The PRR Philadelphia YMCA had a veritable complex of buildings and properties both within the city and in its vicinity. Aside from Penmar Park, the Philadelphia facilities included the main YMCA building on 41st Street, the Broad St. Station Annex (located in the Broad St. passenger station in Center City Philadelphia), the country club in Downingtown, and the seashore camp in Ocean City, NJ. These facilities were furnished with recreational areas, gymnasiums, showers, bunkhouses, and even railroad training facilities. Together, they provided a relaxed, friendly atmosphere in which railroad workers and their sons could spend time, socialize, and compete in sporting events. Penmar Park played a central role in the YMCA’s operations, as it provided a venue for outdoor sports not easily accommodated elsewhere. As a 1904 periodical describes the park, it was far more than a football field. William Patton was the chairman of the PRR YMCA at the time, and he furnished this description of Penmar Park International Railway Journal:

“The athletic field is one of the largest and finest in [Philadelphia]. It contains a club house [sic] provided with shower baths, steel lockers, dressing rooms, etc; baseball diamond, football gridiron, running track, straightaway, five tennis courts and a grand stand [sic], with seating capacity of 4,000.” 4     

This baseball facility was under-utilized at best from the time of the park’s construction, yet this would change in 1936 when the PRR leased the park to its most famous tenant ever.

Philadelphia Stars

By 1936, Penmar Park had aged considerably since its 1902 construction. Despite this, the YMCA maintained the facility to a usable level. One major improvement made to the facility was the installation of powerful spotlights which enabled nighttime play. This task was undertaken in 1933 at the behest of local coach and sports legend Eddie Gottlieb. This seemingly minor improvement transformed Penmar Park into a serious athletic facility with the capability to host large games. The local Negro League team took notice of this, and in 1936 they leased the field from the Pennsylvania Railroad YMCA. Thus, Penmar Park became the new home of the Philadelphia Stars baseball team. The PRR would continue to lease the entire complex to the Stars annually until 1950.5

Though the park was maintained to an adequate level, it was never manicured. The grass was allowed to grow very high as the PRR felt compelled to mow it only infrequently. Its proximity to 37th Street Yard and ZOO Interlocking made for a smoky environment, as the railroad used a combination of both electric and steam locomotives in the area. The ambience must have been loud as well due to the park’s location adjacent to the busiest interlocking junction in North America- trains likely shook the grandstand with their passing. Furthermore, the entire grandstand and field must have been sooty and caked with cinders from passing trains. Undoubtedly an untold number of outfielders lost fly balls of made errors due to the painful experience of removing coal cinders from their eyes.6 

The atmosphere at Penmar Park was far from inviting, yet its appearance was not at all indicative of the role this venerable field would play in the development of American baseball. This humble field, with its long grass and smoky environment, was to be a veritable colosseum where the Philadelphia Stars Negro League team grew and developed. Several notable games were played here and numerous Negro League greats graced its diamond during its relatively short lifetime. Among the most famous of events that occurred here was Satchel Paige’s near-perfect game. In the summer of 1947, Paige took the mound at Penmar Park and pitched a perfect game through eight innings. Feeling assured of himself, Paige intentionally walked three batters in the ninth. In perhaps the greatest instance of showboating there was, Satchel Paige signaled for his fielders to sit down on the field. They obliged, and Paige proceeded to strike out three batters in a row- by throwing nine pitches.7 All this excitement unfolded in the smoky environs of a forty year-old ballpark beside the railroad tracks in West Philadelphia.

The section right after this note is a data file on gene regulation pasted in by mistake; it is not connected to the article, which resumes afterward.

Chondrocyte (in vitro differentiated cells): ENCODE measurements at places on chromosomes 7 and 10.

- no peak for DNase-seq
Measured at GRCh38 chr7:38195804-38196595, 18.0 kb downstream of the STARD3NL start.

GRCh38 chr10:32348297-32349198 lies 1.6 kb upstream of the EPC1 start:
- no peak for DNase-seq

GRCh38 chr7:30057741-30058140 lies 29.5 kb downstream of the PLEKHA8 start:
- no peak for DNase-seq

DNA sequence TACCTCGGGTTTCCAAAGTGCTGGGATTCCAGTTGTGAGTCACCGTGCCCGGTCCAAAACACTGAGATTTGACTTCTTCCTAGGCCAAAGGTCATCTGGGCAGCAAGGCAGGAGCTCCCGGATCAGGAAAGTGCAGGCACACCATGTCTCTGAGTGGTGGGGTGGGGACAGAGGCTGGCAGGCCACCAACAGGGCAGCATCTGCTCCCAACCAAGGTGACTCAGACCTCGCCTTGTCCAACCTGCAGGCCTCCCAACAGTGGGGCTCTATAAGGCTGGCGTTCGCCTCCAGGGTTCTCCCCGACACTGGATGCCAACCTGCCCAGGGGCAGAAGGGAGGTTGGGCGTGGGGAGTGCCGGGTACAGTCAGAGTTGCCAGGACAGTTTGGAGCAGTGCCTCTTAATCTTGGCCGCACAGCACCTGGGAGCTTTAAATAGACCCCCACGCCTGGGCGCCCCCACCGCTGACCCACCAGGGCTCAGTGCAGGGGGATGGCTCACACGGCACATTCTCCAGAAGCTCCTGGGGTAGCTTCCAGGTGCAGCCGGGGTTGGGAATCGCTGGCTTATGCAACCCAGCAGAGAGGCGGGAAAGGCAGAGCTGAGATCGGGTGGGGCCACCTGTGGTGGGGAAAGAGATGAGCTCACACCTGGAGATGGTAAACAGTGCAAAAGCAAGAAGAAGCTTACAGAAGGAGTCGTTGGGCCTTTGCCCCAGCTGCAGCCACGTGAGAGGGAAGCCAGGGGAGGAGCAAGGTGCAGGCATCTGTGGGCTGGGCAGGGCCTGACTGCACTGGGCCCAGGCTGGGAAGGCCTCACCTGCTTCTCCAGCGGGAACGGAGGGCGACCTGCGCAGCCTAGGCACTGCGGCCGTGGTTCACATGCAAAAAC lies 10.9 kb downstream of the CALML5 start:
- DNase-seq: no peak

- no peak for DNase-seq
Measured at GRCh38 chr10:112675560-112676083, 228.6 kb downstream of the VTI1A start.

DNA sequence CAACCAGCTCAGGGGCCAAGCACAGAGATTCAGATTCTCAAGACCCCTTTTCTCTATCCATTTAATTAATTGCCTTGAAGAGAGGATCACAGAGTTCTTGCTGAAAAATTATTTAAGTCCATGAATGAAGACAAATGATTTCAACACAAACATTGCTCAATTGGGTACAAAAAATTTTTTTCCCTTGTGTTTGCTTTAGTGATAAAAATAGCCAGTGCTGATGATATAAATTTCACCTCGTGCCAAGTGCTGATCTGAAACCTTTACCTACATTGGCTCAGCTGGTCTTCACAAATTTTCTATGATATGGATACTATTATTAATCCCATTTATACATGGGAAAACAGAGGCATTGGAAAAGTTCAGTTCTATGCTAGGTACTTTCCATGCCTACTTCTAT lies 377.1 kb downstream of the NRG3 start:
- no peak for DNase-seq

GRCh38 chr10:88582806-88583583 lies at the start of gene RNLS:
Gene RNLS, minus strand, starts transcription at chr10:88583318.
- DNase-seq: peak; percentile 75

Almost no records of Penmar Park exist later than 1950, indicating that the stadium was likely torn down or abandoned by then. At some point in the latter half of the twentieth century, Penmar Park and the entire YMCA complex was demolished. On Parkside Avenue today there is no trace of the facility save for a statue, a mural, and a Pennsylvania Historical and Museum Commission marker. Aside from these memorials, Penmar Park lives on only in memories and stories like those of Miss Hattie Williams, the legendary hot dog vendor who supposedly cooked her hot dogs using a fire stoked by wood from the grandstand.8 For all its storied history, the PRR YMCA athletic facility at North 48th Street and Parkside Avenue stood as a stalwart monument to athleticism in West Philadelphia. It was a sturdy, dependable park yet also a gritty one. Penmar Park was both a Philadelphia institution where local railroad workers and their sons could bond over friendly sport and a Negro League icon where famous players accomplished great feats. This humble park served its purpose well and provided the employees of the Pennsylvania Railroad as well as the people of the City of Philadelphia with great memories and good times.    

Bej, Mark D.. PRR Interlocking Diagrams. The Broad Way: A Pennsylvania Railroad Home Page. November 18, 2000. Accessed December 08, 2017.

History: 1870-1890s. YMCA. Accessed December 08, 2017.

Luchter, P.S.. All-Time Football Records. Pennsylvania YMCA at Philadelphia. June 08, 2004. Accessed December 08, 2017.

"YMCA Department." International Railway Journal. International Railway Journal.

Lowry, Philip J.. Green Cathedrals. New York, NY. Addison-Wesley, 1992, 213-214.

Lowry, Philip J.. Green Cathedrals. New York, NY. Addison-Wesley, 214.

Lowry, Philip J.. Green Cathedrals. New York, NY. Addison-Wesley, 214.

Lowry, Philip J.. Green Cathedrals. New York, NY. Addison-Wesley, 214.